English version

forge

From Longman Dictionary of Contemporary English
Related topics: Crime
forgeforge1 /fɔːdʒ $ fɔːrdʒ/ ●●○ verb  1 UNITE[transitive] to develop something new, especially a strong relationship with other people, groups, or countries syn formforge a relationship/alliance/link etc (with somebody) In 1776 the United States forged an alliance with France. The two women had forged a close bond. Back in the 1980s, they were attempting to forge a new kind of rock music.2 SCCCOPY[transitive] to illegally copy something, especially something printed or written, to make people think that it is realcounterfeit Someone stole my credit card and forged my signature. a forged passportsee thesaurus at copy3 [intransitive always + adverb/preposition] written to move somewhere or continue doing something in a steady determined wayforge into/through Crowds of people forged through the streets towards the embassy. He forged into the lead in the fourth set.forge on Her speech wasn’t going down too well, but she forged on.4 [transitive] to make something from a piece of metal by heating the metal and shaping it forge ahead
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Examples from the Corpus
forgeIt worked, and a bond was forged.They are steadily forging a distinct Kurdish polity.Horak forged ahead on his own but set too fast a pace and died at Elmbridge.In the next four years she forged ahead with her husband's socialist programme-and went further.Marino obtained the drugs by forging his doctor's signature on a prescription.The administration will forge new policies on environmental issues in the next few months.He entered the country using a forged passport.He was carrying a forged passport.The heat of the oven forges the parts into a whole and changes it while it kills it.Employees must forge their own career paths, seek out promotions and prove their worth every single day.Some trace their improvement to the unity forged there.forge a relationship/alliance/link etc (with somebody)And, whereas King forged an alliance with the Democrats, Loury is a member of an exotic breed.Lowe wrote claiming that Sutton was trying to undermine him and forge an alliance with the Founders.We have already seen how pioneers of the ecological approach forged an alliance with specialists from the environmental sciences.Whatever their differences, they were able to forge alliances across their somewhat varying but broadly similar positions.forge into/throughOrganisers also hope international links will be forged through another project now into its second year.What notes were these anyway banged out on a pan, petrol drums forged into spinets and harpsichords?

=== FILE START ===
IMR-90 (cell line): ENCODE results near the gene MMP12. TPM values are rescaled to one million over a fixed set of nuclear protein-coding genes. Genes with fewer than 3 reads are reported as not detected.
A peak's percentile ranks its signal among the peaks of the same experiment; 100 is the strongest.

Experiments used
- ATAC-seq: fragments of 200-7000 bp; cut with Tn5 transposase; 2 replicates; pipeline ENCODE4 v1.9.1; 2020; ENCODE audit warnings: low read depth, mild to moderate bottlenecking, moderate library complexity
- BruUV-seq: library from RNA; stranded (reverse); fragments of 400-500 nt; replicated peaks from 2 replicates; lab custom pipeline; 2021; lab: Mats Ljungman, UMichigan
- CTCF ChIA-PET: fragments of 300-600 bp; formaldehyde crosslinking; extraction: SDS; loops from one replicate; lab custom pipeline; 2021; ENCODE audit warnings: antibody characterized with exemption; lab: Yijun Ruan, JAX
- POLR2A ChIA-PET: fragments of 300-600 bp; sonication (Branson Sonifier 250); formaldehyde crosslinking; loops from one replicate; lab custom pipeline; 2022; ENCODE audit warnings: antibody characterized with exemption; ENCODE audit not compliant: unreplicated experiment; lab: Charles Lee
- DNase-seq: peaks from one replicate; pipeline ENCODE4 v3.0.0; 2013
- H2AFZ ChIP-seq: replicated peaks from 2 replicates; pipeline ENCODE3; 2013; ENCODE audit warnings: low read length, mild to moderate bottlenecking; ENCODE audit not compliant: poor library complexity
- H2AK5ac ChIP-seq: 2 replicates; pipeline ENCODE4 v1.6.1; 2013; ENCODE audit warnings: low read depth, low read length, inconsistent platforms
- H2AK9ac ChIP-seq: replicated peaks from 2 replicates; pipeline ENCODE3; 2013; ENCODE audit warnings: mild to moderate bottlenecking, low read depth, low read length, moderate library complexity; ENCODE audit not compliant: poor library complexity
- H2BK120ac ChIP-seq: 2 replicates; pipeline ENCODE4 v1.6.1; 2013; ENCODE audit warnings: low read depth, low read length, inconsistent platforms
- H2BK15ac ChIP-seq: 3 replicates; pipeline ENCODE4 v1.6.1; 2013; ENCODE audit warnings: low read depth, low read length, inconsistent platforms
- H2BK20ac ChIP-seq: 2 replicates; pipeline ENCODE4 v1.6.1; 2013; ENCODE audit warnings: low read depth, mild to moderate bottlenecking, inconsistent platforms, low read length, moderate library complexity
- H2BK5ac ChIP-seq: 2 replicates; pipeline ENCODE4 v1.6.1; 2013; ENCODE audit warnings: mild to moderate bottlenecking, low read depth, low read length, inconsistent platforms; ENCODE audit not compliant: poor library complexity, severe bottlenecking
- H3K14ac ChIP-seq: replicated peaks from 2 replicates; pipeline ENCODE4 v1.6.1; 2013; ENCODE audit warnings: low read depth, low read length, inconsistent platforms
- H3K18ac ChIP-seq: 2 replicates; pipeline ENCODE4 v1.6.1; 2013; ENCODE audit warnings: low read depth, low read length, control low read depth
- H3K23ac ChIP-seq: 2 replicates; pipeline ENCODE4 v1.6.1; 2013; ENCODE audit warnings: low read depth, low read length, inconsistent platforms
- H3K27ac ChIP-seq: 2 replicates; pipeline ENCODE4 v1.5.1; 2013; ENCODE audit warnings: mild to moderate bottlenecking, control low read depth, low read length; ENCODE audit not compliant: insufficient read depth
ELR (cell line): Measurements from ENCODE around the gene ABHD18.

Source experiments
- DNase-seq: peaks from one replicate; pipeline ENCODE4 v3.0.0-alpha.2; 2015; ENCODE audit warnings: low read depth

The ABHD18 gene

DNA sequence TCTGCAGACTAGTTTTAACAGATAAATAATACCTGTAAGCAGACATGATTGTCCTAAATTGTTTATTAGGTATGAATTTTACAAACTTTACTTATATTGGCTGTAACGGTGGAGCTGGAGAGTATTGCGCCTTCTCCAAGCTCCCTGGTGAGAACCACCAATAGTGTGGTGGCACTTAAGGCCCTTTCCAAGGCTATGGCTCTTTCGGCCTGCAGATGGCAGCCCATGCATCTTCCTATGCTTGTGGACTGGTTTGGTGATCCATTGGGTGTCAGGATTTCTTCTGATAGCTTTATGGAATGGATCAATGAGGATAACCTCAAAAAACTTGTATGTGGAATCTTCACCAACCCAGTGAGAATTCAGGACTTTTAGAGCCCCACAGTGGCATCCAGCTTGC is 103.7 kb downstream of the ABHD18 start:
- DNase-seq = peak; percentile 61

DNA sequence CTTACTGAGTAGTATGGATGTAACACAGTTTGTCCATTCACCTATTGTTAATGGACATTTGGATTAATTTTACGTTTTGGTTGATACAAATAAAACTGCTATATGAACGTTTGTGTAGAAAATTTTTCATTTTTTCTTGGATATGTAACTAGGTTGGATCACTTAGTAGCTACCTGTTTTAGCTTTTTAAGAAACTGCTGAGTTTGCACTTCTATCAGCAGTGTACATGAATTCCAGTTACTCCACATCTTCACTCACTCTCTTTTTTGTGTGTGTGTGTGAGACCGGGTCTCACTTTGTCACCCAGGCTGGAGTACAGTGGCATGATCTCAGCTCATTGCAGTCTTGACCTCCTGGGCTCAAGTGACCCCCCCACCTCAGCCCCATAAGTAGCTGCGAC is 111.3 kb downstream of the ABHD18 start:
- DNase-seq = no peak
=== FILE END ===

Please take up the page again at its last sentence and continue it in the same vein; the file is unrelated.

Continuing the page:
Related topics: Industry
forgeforge2 noun [countable]  1 TIa place where metal is heated and shaped into objects2 TIa large piece of equipment that produces high temperatures, used for heating and shaping metal objects
Examples from the Corpus
forgeMason is a convicted forger from Rialto.Spearman is now serving a three-year prison sentence for forgery.A forge for making weapons was found there.In the later poets his forge is often said to be under this or that volcano, and to cause eruptions.I arrived at the forge early on Monday afternoon.I decided to spend the night at the forge, which pleased Joe very much.Because of Joe, however, I stayed at the forge and did my best to work hard.The blow pipe extends from the bellows through the firebrick wall of the forge to the bottom of the fire.For weeks the forges bellowed and Goblins sweated as Grom's fleet took shape.
From Longman Business Dictionaryforgeforge /fɔːdʒfɔːrdʒ/ verb [transitive]1LAWto produce a document or money that is not GENUINE (=real), or to sign something with a false nameThey had forged some company documents and set up phoney (=false) bank accounts.Someone stole my cheque book and forged my signature.forged adjectiveHe is accused of trying to use forged banknotes.2forge an alliance/partnership/relationship etc to establish a relationship of working together with another person, organization or countryforge an alliance/partnership/relationship etc withAir France also forged an alliance with Delta Air Lines, helped by a the open-skies deal between France and the U.S.forge an alliance/partnership/relationship etc betweenA number of links have been forged between Danish and American companies.Both General Motors and Ford would like to forge a liaison with Jaguar.The US hopes to forge a closer economic relationship with East European countries.3forge an agreementCOMMERCE to make an agreement with another person, organization, or countryforge an agreement withThey forged an agreement with the Philips to produce two games using the electronics company’s Compact Disc-Interactive format. forge ahead→ See Verb table
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Verb table
forge
Simple Form
Present
I, you, we, theyforge
he, she, itforges
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Past
I, you, he, she, it, we, theyforged
Present perfect
I, you, we, theyhave forged
he, she, ithas forged
Past perfect
I, you, he, she, it, we, theyhad forged
Future
I, you, he, she, it, we, theywill forge
Future perfect
I, you, he, she, it, we, theywill have forged
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Continuous Form
Present
Iam forging
he, she, itis forging
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you, we, theyare forging
Past
I, he, she, itwas forging
you, we, theywere forging
Present perfect
I, you, we, theyhave been forging
he, she, ithas been forging
Past perfect
I, you, he, she, it, we, theyhad been forging
Future
I, you, he, she, it, we, theywill be forging
Future perfect
I, you, he, she, it, we, theywill have been forging
> View Less